Arthroscopic rotator cuff repair using modified Mason-Allen medial row stitch: knotless versus knot-tying suture bridge technique

Yong Girl Rhee, Nam Su Cho, Chong Suck Parke
American Journal of Sports Medicine 2012, 40 (11): 2440-7

BACKGROUND: When using a method of suture bridge technique, there may be a possibility of strangulation of the rotator cuff tendon at the medial row. The style of knots chosen to secure the medial row might conceivably be a factor to reduce this possibility.

PURPOSE: To compare the clinical results and repair integrity of arthroscopic rotator cuff repair between a knotless and a conventional knot-tying suture bridge technique for patients with full-thickness rotator cuff tears and to evaluate retear patterns in the cases with structural failure after arthroscopic repair by magnetic resonance imaging (MRI).

STUDY DESIGN: Cohort study; Level of evidence, 2.

METHODS: After arthroscopic repair for medium-sized rotator cuff tears, 110 patients available for postoperative MRI evaluation at least 6 months were enrolled in this study. According to the repair technique, 51 shoulders were enrolled in a knotless suture bridge technique group (group A) and 59 shoulders in a conventional knot-tying suture bridge technique group (group B). The mean age at the time of the operation was 61.0 years (range, 44-68 years) in group A and 57.6 years (range, 45-70 years) in group B. The mean follow-up period was 21.2 months (range, 12-34 months) and 22.1 months (range, 13-32 months), respectively.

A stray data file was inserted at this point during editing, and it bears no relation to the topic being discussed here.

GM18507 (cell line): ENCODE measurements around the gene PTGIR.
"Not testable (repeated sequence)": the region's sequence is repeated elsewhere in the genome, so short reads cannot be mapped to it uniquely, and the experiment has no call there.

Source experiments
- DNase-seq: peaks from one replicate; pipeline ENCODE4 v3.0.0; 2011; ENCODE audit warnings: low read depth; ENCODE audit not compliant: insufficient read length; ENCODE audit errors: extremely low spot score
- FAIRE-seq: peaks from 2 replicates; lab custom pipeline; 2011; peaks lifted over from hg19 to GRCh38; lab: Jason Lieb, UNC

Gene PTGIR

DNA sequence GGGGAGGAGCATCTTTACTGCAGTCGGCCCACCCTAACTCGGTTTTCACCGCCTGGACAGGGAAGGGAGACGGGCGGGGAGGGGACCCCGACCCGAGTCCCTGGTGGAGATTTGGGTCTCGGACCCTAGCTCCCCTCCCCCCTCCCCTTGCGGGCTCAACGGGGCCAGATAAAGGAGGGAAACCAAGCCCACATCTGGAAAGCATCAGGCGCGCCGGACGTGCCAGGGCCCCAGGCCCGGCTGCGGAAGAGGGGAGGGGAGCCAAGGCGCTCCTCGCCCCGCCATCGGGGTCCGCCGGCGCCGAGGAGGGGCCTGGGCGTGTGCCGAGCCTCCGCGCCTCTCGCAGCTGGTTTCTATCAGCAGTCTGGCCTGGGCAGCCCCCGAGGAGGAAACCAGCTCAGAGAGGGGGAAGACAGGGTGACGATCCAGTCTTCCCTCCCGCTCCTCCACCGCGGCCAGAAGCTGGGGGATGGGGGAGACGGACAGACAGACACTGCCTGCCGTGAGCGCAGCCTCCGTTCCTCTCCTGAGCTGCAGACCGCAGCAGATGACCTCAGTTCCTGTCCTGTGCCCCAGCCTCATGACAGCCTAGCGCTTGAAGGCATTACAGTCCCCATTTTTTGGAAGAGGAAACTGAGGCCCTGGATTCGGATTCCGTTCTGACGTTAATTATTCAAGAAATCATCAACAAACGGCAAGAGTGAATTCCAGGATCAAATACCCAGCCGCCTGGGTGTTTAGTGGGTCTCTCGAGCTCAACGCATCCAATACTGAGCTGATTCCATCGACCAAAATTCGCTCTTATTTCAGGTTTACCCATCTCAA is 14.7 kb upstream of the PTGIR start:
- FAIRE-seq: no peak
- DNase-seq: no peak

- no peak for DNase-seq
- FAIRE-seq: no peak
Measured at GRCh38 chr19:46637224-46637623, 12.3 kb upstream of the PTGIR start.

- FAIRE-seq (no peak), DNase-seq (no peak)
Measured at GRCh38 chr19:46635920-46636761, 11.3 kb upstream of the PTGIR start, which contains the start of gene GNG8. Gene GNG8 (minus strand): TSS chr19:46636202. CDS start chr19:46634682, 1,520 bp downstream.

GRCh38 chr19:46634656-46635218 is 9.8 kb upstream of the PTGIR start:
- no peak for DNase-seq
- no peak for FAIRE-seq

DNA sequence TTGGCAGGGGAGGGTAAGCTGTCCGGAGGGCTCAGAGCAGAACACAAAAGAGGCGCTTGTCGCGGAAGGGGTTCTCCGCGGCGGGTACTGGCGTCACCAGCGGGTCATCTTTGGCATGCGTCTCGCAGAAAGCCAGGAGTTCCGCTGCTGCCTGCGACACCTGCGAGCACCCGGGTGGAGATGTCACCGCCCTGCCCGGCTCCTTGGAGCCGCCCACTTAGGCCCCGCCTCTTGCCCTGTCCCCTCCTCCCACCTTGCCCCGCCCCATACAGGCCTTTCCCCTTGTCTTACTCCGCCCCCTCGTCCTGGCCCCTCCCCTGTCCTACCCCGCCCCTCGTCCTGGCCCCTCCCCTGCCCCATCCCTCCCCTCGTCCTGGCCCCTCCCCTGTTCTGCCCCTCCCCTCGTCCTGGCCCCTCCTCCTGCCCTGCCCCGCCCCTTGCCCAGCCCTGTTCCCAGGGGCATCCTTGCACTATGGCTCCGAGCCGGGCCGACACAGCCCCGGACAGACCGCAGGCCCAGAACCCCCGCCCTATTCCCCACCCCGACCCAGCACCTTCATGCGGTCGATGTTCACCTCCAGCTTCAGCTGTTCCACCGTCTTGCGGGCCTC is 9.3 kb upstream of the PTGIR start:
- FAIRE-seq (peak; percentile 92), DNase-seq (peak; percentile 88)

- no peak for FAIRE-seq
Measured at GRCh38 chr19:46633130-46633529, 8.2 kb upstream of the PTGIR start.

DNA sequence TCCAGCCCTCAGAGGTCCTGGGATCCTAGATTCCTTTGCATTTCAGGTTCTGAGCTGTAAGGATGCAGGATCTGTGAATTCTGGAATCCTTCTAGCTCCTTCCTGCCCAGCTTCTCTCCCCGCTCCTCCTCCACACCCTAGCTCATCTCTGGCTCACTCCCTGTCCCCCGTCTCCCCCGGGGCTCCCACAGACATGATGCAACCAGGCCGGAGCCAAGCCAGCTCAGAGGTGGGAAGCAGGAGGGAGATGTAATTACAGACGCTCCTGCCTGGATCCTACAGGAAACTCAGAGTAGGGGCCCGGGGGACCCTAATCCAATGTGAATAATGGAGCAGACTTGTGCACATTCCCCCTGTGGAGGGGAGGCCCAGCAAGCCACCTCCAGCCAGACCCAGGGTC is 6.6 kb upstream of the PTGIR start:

RESULTS: The Constant score of group A increased from the preoperative mean of 65.2 points to 79.1 points at the last follow-up (P < .001). The corresponding figures for group B improved from 66.6 points to 76.3 points (P < .001). The preoperative Shoulder Rating Scale of the University of California at Los Angeles (UCLA) score was 21.1 points in group A and 18.3 points in group B. The UCLA score at the last follow-up was 31.0 points in group A and 27.9 points in group B (P < .001, P < .001). Retear rate was significantly lower in group A (5.9%) than group B (18.6%) (P < .001). In group B, retear occurred at the musculotendinous junction in 72.7%, but group A had no medial cuff failure.

CONCLUSION: In arthroscopic suture bridge repair of full-thickness rotator cuff tears, clinical results of both a knotless and a conventional knot-tying group showed improvement without significant difference between the 2 groups. However, the knotless group had a significantly lower retear rate compared with the conventional knot-tying group. A knotless suture bridge technique could be a new supplementary repair technique to conventional technique.

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